The proposed game localization venture does not have much in terms of competition in the Middle East due to the fact that large game companies did not indulge in localization efforts all too much, opting for porting an English version of their games to the region. The largest company that currently dominates Saudi Arabia, one of the biggest and wealthiest markets, is Saudisoft (Saber & Weber, 2017). However, with large companies like Ubisoft acknowledging the potential in the Middle Eastern market, the amount of work for localization companies is bound to increase beyond what Saudisoft could handle (Saber & Weber, 2017). A new venture will be given the opportunity to compete and perform in an emerging Blue Sea market.
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Legal environments vary from one country to another in terms of what is or is not allowed in localizations of games created in the West. Traditional bans include alcohol, nudity, and violence, which is present in many of the triple-A games (Chandler & Deming, 2011). At the same time, demand for these products does exist, as many gamers find ways around the ban. Saudi Arabia is notorious for having strict laws on games and gaming, but it is not the case in other places.
Egypt’s legal environment is notoriously laxer, thus allowing for an easier time establishing there (Chandler & Deming, 2011). Countries of the GCC are also known for more direct involvement of the government in the business environment. It invariably involves protectionism, which may cause issues for the new venture (Chandler & Deming, 2011). Saudi soft, for example, is likely to receive preferences from the Saudi government unless the established business also hails from there. Similar practices are found in the UAE and Qatar.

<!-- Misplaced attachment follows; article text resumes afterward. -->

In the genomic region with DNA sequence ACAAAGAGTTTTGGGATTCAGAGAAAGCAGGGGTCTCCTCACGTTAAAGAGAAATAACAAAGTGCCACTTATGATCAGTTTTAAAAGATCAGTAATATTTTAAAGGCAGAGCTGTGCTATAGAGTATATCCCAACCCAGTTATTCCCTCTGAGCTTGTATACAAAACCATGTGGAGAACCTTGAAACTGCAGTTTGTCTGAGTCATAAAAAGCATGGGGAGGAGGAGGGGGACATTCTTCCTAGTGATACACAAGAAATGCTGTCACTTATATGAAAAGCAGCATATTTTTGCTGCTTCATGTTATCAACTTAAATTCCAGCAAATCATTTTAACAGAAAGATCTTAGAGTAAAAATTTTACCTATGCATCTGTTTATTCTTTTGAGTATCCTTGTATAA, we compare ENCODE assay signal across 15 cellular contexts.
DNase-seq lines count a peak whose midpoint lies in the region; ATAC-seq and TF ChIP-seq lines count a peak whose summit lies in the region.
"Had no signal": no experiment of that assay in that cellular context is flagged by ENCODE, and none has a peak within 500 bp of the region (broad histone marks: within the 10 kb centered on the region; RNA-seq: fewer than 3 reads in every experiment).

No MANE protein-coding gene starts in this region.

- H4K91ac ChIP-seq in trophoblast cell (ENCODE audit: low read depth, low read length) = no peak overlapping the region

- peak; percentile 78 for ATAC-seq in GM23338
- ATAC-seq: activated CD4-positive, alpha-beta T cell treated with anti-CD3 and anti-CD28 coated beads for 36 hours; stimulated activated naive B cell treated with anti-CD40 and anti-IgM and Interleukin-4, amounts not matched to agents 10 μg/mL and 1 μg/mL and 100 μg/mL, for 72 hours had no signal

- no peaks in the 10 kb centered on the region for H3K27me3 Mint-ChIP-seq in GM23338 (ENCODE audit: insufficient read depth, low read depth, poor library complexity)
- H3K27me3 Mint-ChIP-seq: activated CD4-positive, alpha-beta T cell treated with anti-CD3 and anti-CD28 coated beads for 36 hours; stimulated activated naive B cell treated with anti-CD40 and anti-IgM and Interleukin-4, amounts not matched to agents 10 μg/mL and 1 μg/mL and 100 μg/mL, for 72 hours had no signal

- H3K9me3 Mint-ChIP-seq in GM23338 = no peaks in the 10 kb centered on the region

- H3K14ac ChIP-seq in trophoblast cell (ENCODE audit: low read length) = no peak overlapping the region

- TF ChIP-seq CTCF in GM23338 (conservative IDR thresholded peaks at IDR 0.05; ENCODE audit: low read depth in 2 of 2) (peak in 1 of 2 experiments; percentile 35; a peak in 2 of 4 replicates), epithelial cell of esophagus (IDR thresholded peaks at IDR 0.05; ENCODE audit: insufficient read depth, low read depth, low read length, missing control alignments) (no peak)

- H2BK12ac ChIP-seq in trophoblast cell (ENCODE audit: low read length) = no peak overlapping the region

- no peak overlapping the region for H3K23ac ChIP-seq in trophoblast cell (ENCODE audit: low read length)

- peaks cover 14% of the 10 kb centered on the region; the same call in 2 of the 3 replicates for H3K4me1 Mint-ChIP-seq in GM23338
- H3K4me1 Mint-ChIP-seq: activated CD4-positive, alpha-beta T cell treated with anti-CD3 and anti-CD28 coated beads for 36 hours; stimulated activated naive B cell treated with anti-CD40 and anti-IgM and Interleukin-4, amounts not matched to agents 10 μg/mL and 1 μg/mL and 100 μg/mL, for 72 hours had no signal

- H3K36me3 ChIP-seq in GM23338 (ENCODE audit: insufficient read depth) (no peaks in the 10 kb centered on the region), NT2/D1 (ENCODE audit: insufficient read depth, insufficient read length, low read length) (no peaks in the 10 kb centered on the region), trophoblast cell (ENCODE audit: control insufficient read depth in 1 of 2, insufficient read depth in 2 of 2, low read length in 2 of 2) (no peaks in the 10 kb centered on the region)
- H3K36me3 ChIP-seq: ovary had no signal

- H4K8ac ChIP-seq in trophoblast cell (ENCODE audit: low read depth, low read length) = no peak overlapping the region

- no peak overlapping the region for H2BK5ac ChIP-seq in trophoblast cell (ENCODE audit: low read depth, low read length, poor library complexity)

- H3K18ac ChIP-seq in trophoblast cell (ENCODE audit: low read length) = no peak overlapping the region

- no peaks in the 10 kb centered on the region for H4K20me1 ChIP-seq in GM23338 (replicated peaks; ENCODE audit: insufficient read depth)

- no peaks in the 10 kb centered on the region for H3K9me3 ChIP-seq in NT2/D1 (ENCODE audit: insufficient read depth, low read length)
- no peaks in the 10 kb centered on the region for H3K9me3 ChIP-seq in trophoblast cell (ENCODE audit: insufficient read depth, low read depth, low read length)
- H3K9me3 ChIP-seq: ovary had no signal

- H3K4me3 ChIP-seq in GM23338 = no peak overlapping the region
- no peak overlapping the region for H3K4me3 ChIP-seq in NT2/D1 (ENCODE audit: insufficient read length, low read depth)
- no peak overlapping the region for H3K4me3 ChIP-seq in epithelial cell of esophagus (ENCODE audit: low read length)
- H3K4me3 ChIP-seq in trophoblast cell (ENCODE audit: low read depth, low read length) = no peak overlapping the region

Customer countries and markets with the highest economic value are those that make part of the Gulf Cooperation Council. These include Bahrain, Kuwait, Oman, Qatar, Saudi Arabia, and the United Arab Emirates (Chandler & Deming, 2011). They are characterized by the relatively high levels of wealth, young populations, and high propensity for IT, especially smartphones, which make them excellent marketing targets. Other countries include Iraq, Turkey, Egypt, and several other countries, which possess a poorer economy overall, but a larger population and, in many cases, a laxer business environment (Chandler & Deming, 2011). These countries are good for low-budget games, and mobile games, as well as acquiring specialists at a lower cost.
The cultural environment of the Middle East is dominated by Islam – a religion that often defines both policy and conventional morality. It often stands against elements that are found in Western video games, such as violence, gore, obscenities, copious use of alcohol and other substances, and the promiscuous nature of characters (Chandler & Deming, 2011). As such, many videogames require optimization to fit into the Middle Eastern cultural environments. In most cases, it involves removing the blood, covering up exposed parts of the body, changing certain options in the dialogue trees, replacing alcohol with grape juice, and so forth. The intricacies of the cultural perceptions of games from gamer and government perspectives provide plenty of business opportunities for localization companies, which could work with large western companies to accommodate their games for the market.
Chandler, H. M., & Deming, S. O. M. (2011). The game localization handbook. Jones & Bartlett Publishers.
Saber, D., & Webber, N. (2017). ‘This is our Call of Duty’: Hegemony, history and resistant videogames in the Middle East. Media, Culture & Society, 39(1), 77-93.
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